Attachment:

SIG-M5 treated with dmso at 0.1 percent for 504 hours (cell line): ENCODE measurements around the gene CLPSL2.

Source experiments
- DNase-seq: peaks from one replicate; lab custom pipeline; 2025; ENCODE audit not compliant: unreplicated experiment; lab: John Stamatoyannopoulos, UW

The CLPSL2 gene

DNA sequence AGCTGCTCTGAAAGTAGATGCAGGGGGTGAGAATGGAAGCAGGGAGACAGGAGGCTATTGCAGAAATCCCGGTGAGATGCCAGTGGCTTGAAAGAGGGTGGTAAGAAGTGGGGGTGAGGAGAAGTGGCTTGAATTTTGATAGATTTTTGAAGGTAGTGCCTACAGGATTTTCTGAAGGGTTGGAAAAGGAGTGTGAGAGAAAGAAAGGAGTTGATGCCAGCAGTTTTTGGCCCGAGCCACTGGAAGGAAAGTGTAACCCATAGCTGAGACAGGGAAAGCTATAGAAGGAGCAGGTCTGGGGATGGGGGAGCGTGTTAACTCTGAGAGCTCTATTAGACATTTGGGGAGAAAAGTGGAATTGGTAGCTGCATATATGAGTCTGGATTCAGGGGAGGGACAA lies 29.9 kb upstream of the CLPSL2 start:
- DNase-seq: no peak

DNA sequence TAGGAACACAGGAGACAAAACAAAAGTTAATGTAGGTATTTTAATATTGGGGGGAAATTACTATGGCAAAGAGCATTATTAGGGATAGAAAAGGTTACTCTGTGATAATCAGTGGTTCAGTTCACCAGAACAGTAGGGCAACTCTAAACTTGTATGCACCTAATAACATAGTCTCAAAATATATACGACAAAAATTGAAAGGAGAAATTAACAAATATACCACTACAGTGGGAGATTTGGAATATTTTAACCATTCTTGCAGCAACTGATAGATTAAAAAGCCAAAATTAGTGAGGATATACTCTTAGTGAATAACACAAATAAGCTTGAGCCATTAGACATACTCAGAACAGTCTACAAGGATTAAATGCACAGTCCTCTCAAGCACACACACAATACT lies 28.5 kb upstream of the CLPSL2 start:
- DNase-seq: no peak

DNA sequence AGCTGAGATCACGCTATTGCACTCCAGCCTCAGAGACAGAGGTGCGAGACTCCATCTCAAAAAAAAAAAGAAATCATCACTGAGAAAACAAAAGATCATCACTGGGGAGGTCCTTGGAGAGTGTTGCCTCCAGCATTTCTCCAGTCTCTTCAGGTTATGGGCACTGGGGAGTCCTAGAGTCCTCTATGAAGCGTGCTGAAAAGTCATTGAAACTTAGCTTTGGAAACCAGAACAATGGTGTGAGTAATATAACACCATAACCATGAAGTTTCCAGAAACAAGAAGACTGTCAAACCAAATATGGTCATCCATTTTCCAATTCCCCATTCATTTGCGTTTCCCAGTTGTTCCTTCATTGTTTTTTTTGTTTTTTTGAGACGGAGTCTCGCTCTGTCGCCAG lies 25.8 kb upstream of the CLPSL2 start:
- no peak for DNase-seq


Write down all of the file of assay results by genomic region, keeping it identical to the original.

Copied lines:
SIG-M5 treated with dmso at 0.1 percent for 504 hours (cell line): ENCODE measurements around the gene CLPSL2.

Source experiments
- DNase-seq: peaks from one replicate; lab custom pipeline; 2025; ENCODE audit not compliant: unreplicated experiment; lab: John Stamatoyannopoulos, UW

The CLPSL2 gene

DNA sequence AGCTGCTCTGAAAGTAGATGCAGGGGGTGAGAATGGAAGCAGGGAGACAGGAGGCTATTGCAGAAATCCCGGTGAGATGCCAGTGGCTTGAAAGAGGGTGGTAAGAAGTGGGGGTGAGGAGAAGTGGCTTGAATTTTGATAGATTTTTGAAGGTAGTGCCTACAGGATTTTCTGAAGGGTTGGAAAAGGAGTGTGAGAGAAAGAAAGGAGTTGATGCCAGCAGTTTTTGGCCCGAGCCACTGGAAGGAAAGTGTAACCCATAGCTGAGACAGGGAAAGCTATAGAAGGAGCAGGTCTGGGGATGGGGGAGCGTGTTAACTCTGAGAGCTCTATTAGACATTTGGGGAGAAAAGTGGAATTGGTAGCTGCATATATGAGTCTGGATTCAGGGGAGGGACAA lies 29.9 kb upstream of the CLPSL2 start:
- DNase-seq: no peak

DNA sequence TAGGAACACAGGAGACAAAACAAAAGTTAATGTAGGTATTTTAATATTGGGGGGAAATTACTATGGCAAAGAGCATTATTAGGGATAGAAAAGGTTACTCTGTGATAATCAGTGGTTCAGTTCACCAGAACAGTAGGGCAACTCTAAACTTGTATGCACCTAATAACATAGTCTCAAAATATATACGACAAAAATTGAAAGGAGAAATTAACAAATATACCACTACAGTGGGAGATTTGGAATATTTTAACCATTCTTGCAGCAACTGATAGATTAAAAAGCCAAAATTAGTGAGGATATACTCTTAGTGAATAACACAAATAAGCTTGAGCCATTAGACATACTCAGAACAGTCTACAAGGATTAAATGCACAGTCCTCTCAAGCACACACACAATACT lies 28.5 kb upstream of the CLPSL2 start:
- DNase-seq: no peak

DNA sequence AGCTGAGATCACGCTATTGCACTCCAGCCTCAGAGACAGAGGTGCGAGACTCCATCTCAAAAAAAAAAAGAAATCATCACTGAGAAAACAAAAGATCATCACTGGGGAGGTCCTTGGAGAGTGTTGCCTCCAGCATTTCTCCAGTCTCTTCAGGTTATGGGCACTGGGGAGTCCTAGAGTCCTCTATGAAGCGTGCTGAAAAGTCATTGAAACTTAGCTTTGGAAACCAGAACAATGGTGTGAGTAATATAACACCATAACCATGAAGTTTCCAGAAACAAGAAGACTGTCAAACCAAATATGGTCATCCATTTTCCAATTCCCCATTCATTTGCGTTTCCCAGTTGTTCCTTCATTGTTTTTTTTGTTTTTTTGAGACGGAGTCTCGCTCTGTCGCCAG lies 25.8 kb upstream of the CLPSL2 start:
- no peak for DNase-seq